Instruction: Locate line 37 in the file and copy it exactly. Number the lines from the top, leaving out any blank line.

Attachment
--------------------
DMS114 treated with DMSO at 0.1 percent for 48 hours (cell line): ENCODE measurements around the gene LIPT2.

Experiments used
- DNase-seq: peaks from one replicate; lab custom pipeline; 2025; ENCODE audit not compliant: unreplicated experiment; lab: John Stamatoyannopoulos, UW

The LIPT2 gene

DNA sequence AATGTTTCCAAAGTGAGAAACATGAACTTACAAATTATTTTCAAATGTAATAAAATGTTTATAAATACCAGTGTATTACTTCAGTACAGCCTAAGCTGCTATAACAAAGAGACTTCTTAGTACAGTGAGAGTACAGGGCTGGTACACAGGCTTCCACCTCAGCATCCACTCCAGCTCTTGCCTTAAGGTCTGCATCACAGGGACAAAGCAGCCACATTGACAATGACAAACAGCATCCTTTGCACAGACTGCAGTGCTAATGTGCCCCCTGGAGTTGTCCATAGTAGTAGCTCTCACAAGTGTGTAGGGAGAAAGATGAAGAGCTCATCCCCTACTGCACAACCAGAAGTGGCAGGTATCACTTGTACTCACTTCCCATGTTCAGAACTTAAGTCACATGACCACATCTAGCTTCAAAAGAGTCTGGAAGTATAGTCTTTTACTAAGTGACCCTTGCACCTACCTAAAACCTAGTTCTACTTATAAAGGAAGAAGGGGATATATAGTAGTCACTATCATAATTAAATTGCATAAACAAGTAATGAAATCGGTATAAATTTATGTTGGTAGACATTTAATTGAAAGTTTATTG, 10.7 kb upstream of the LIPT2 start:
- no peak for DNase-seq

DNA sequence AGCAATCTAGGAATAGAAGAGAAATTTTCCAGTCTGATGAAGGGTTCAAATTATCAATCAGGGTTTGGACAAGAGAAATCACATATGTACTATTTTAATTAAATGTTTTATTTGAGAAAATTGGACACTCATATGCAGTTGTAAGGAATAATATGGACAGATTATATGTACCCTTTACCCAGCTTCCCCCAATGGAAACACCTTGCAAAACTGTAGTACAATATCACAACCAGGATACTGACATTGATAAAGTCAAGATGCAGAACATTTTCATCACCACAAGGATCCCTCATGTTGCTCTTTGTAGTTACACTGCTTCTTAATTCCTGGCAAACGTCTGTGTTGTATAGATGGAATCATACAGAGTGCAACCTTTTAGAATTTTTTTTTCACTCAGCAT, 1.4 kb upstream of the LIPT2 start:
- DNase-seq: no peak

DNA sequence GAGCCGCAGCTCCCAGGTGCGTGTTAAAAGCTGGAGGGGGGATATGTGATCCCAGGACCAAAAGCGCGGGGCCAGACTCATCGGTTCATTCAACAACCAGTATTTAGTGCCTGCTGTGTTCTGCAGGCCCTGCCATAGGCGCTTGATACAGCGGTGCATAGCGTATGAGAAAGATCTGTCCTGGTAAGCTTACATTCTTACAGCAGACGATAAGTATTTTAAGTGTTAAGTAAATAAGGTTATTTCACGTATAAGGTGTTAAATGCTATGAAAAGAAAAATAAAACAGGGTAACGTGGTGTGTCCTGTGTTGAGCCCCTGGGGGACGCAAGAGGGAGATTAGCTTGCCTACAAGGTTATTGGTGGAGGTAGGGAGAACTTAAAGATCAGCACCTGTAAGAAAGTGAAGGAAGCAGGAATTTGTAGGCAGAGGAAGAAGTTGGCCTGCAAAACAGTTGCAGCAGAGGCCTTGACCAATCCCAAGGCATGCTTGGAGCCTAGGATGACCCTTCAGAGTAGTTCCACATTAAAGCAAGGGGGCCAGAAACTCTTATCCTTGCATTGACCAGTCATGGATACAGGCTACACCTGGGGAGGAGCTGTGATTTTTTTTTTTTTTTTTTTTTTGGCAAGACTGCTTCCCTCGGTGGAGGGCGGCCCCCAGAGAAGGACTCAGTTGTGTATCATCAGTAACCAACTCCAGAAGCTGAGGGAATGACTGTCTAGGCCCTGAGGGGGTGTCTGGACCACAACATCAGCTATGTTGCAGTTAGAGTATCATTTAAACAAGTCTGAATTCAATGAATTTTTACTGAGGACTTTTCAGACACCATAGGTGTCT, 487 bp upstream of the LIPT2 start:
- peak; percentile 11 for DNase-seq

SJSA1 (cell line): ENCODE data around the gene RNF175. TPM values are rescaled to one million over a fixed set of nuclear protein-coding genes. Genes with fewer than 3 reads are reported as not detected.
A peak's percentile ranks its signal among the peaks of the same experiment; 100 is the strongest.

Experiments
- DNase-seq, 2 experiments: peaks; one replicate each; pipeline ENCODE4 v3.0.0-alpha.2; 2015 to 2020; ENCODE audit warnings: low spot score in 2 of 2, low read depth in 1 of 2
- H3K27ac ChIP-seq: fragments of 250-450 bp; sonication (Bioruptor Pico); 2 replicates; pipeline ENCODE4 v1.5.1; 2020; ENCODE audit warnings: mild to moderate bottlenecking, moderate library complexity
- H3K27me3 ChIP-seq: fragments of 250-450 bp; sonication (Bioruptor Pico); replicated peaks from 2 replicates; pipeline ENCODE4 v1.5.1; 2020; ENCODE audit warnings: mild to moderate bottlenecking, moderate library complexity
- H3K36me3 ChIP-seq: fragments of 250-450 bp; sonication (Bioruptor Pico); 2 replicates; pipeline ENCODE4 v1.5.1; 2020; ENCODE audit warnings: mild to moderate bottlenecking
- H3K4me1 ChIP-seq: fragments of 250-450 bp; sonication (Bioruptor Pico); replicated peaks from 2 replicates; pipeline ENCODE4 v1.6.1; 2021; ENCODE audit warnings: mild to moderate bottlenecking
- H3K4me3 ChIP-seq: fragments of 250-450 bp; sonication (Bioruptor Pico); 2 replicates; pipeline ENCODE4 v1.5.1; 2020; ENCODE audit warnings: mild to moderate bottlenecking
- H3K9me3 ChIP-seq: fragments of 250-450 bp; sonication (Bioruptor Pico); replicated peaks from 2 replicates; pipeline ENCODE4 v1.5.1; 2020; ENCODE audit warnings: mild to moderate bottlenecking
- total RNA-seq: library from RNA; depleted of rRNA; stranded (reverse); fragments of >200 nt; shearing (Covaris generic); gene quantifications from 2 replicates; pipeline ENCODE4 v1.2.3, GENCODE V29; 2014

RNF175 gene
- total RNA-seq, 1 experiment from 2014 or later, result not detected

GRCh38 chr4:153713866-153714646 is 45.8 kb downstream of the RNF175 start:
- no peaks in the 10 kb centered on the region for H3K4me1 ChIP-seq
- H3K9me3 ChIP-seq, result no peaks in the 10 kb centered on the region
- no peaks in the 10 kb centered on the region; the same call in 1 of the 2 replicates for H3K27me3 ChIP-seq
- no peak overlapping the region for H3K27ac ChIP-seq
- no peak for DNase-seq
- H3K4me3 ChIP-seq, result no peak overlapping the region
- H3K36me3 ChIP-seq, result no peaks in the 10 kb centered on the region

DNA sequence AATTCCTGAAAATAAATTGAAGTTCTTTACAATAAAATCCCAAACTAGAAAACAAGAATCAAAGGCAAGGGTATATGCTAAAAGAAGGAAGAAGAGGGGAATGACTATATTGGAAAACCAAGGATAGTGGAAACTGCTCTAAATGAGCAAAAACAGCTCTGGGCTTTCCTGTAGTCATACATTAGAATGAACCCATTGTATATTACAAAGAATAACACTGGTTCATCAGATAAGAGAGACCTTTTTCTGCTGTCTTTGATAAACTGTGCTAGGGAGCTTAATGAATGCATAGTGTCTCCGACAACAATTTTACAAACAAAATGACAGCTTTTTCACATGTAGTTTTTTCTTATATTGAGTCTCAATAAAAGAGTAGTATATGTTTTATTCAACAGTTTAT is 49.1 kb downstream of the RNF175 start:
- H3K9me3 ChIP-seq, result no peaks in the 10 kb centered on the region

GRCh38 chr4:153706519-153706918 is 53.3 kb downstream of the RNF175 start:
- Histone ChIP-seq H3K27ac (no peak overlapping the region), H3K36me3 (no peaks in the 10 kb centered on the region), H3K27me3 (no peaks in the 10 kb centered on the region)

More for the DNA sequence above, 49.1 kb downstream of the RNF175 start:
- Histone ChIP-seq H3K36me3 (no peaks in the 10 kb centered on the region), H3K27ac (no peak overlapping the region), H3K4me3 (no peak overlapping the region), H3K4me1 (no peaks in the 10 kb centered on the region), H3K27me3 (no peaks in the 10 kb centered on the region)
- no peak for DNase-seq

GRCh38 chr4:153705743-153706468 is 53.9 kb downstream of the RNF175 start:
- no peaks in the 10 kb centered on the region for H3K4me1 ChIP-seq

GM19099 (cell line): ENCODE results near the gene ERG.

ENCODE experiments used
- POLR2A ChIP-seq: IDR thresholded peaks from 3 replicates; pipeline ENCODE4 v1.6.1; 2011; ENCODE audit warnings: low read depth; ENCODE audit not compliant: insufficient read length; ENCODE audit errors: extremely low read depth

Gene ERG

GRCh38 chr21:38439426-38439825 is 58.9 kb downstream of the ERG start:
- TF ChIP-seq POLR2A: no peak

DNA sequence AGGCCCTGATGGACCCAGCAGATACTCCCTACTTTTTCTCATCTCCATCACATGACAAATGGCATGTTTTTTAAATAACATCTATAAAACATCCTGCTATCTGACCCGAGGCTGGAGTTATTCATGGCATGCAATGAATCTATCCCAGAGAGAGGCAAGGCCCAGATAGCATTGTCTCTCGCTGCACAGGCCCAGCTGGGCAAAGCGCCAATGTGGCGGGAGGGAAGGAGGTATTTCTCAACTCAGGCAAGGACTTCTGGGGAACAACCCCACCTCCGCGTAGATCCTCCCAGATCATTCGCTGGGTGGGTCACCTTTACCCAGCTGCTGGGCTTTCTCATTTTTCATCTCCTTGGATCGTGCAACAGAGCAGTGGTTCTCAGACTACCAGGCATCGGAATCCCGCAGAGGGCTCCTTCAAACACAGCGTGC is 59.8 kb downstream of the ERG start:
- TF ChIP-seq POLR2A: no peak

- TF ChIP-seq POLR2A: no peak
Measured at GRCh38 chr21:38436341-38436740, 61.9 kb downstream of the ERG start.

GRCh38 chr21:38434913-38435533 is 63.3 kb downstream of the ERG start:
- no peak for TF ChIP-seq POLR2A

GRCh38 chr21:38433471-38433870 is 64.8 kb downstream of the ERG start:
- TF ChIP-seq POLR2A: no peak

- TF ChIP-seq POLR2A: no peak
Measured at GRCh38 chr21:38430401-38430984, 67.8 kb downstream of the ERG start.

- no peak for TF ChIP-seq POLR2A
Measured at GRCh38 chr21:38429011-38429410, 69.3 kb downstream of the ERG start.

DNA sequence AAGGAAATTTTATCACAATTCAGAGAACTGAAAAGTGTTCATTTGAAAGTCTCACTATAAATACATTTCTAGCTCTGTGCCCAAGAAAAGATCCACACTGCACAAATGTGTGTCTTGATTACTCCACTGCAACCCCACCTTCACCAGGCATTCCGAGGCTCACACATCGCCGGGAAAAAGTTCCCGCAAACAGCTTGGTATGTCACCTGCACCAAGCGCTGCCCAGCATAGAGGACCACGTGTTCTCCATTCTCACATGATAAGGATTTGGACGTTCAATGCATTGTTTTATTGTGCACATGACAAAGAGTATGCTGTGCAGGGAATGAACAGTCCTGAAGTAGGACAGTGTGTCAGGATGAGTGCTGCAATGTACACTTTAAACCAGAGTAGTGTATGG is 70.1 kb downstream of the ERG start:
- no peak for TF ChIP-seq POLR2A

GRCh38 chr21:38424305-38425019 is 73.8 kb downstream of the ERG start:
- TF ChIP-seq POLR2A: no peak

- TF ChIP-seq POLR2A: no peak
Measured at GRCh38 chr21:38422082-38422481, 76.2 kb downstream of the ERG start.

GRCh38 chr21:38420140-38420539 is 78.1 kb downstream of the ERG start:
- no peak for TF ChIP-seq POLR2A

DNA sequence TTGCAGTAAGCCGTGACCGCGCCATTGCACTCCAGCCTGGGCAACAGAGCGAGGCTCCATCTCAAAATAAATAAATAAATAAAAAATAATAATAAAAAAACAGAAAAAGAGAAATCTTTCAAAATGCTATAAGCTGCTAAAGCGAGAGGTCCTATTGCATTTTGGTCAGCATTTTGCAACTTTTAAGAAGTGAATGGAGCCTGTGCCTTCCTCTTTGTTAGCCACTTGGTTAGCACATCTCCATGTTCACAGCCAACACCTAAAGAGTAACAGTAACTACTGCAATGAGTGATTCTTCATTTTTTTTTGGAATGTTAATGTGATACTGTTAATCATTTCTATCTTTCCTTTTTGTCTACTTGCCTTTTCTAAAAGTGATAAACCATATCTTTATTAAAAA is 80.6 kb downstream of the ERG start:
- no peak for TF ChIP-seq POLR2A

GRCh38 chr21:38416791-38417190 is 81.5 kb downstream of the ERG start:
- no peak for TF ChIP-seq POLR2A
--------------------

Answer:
- Histone ChIP-seq H3K36me3 (no peaks in the 10 kb centered on the region), H3K27ac (no peak overlapping the region), H3K4me3 (no peak overlapping the region), H3K4me1 (no peaks in the 10 kb centered on the region), H3K27me3 (no peaks in the 10 kb centered on the region)